Twitter changes its rules to help protect users

Twitter has just updated its rules to help protect users from abuse and spam.

Abusive behaviour has been targeted with a new “I’m reporting an abusive user” page:

This makes it so much easier to report abuse than previously. Hopefully, this will also discourage abusers.

1 in 4 young adults regret social media posts

Mashable reports that

Among younger adults aged 18 to 34, 29% said they have posted a photo, comment or other personal information they fear could compromise their current or future job prospects.

FindLaw, the organisation that carried out the survey on 1000 American adults suggests that

social-media users: Think before you post, check your privacy settings, limit your personal information and seek legal help if you think you’re ever wrongfully terminated. The survey did find that a sizeable 82% of young users “pay at least some attention to their privacy settings,” while only 6% leave the default settings as they are.

 

Read the whole report here.

How to stay private on Facebook (yes, again…)

Last week, The Age reported that controlling your privacy on Facebook is about to become a whole lot easier.

If you’ve never played with your Facebook privacy settings, the first thing you’ll want to do is safeguard your future. On Facebook.com, click the little padlock on the top right, then under “Who can see my stuff” make sure “Friends” is selected – unless you want all your content to be public by default. As a further precaution, if you have a particular Facebook friend who you want to hide stuff from – a relative or a boss perhaps – add them to a “restricted list”. This will keep them as a friend but hide anything not set to “Public” from them, without their knowledge. To restrict a friend, go to their profile, hover your mouse over the “Friends” box, select “Add to another list” and then select “Restricted”.

The article also explains how to untag yourself in photos and how to see what your profile looks like to other users. Read the whole article here.

Generation gap causing issues with cyberbullying

A recent article in The Australian newspaper has stated that parents who don’t match their children’s online skills are ill-equipped to deal with all aspects of cybersafety.

THE generation gap has left courts ill-equipped to deal with cyber bullying, a senior judge says.

And a top cop says parents must match their children’s cyber skills to stay a step ahead of online predators.

Australian Federal Police Deputy Commissioner (operations) Michael Phelan, who will also speak at the two-day conference beginning on Thursday, urged parents to match their children’s abilities online to ward off trolls and stalkers on social media.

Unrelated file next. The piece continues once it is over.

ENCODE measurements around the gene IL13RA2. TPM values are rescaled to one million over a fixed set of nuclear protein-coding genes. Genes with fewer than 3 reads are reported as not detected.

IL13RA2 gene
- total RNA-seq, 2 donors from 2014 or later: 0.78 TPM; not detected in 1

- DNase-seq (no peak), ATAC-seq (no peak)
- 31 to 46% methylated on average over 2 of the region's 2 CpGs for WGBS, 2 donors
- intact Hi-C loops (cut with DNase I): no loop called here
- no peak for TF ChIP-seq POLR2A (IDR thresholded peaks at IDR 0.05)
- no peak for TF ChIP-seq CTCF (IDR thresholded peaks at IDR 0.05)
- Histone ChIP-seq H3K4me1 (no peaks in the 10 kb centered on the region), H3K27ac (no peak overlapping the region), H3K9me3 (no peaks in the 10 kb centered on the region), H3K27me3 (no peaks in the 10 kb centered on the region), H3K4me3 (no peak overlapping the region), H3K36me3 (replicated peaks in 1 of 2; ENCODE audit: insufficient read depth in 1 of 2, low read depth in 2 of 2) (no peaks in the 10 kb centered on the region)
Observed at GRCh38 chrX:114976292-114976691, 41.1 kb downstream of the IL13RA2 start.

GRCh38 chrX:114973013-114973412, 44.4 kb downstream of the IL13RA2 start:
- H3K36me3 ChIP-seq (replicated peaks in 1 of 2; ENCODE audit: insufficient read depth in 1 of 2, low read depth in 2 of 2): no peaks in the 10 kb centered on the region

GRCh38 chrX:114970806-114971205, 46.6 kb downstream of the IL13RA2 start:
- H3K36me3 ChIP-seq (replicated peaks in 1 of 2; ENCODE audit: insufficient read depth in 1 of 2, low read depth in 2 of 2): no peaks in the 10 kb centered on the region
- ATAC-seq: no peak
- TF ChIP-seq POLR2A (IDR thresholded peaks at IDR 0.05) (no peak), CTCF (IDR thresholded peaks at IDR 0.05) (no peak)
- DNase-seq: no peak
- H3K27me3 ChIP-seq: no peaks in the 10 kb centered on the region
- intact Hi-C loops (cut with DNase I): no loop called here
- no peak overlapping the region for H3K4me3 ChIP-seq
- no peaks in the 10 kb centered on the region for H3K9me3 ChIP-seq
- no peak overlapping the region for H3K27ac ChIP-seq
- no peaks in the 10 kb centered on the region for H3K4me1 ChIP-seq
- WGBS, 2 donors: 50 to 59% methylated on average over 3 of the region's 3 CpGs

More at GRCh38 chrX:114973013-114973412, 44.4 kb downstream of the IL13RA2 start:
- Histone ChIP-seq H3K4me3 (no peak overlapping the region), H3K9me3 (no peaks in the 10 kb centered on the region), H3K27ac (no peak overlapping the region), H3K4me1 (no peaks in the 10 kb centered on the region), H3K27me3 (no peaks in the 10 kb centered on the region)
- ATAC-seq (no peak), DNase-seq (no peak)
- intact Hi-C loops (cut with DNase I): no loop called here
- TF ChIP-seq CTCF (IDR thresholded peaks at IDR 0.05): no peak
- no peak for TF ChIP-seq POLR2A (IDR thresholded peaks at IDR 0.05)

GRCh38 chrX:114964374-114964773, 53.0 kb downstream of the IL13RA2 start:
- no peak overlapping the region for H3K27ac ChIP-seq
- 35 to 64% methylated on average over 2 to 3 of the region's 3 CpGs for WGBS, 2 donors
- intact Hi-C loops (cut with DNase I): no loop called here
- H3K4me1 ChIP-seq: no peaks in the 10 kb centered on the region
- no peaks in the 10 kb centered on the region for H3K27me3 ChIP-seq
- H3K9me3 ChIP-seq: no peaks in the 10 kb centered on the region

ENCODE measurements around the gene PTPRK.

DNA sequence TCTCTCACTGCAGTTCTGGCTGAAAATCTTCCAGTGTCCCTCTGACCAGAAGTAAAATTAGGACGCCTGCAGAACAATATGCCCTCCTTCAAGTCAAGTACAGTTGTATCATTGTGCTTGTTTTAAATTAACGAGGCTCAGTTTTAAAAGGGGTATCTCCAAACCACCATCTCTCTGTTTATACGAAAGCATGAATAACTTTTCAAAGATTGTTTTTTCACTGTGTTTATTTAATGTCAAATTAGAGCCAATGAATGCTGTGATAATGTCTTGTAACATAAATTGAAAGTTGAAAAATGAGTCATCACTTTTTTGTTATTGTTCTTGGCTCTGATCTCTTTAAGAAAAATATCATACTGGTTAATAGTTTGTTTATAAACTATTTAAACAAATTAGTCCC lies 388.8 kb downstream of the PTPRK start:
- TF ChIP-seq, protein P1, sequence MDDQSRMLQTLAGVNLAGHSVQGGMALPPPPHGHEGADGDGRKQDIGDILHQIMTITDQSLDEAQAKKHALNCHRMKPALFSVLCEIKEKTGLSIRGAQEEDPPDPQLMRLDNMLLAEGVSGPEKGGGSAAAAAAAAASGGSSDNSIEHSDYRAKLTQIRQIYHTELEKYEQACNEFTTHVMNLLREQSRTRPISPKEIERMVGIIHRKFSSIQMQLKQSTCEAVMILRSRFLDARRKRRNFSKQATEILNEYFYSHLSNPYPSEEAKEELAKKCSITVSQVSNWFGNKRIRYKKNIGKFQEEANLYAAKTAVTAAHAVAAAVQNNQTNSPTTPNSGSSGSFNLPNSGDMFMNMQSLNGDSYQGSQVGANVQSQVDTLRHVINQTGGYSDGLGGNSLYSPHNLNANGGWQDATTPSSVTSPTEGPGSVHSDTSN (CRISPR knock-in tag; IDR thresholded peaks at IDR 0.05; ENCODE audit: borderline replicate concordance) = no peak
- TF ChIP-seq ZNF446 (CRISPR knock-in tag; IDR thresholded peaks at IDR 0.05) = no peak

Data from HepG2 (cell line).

“The digital divide between what children know and what their parents know can mean that we may be one step behind children and, subsequently, one step behind the offenders,” he said.

Read the whole article here.

A student’s take on selfies

Last week The Age and Sydney Morning Herald published an article by a year 11 student Olympia Nelson on the practice of teenage girls uploading sexy self portraits to social media. She explains:

If social media only caused narcissism, it wouldn’t be the worst thing. Instagram and Facebook are social networks that not only breed narcissistic tendencies but transform relations into a sexual rat race.

On these ubiquitous portals, the popularity of girls is hotly contested over one big deal: how sexy can I appear and bring it off with everyone’s admiration?

A common adult reaction to social media is to restrict things, as if that could ever be possible. You can’t force kids to be nice. The real problem isn’t something tangible like sexting or bullying, which adults focus on in patronising and unimaginative ways. The real problem relates to conformity. Kids are compelled to act the stereotype, because those who opt out commit themselves to social leprosy. Social media doesn’t need adult control. What we need is some good taste.

Read the whole article here.

How Gen Y feels about online privacy

Earlier this year, a group of gen y panelists shared their thoughts about online privacy. The six panelists explained how they now modify their online behaviour as

“We live in public.”

Darius was keenly aware that everything he shares on Twitter or other social media platforms is “out there,” which has made him extremely conscious about what he posts. “I would expect people to be more conscious,” he said.

“I have to filter myself,” Jordan said, explaining that she was concerned that some photos or check-ins she was tagged in on Facebook would send the wrong message to employers and colleagues.

Tess was shocked to find out that she curses more than 90 percent of other people on the social network, and the information has changed her behavior.

It’s great to see young adults in charge of their social media accounts, taking into account the fact that they will be judged by what they post.

Read the whole post here.

Teenagers, social media and privacy

The recently released 2013 Pew Report section on teenagers, social media and privacy has unearthed some interesting details:

  • 24% of  online teenagers now use Twitter
  • 80% use some kind of social media
  • 77% of online teens use Facebook
  • Some teenagers don’t see Twitter as social media
  • 75% of social media users check their accounts daily

Read the whole report here.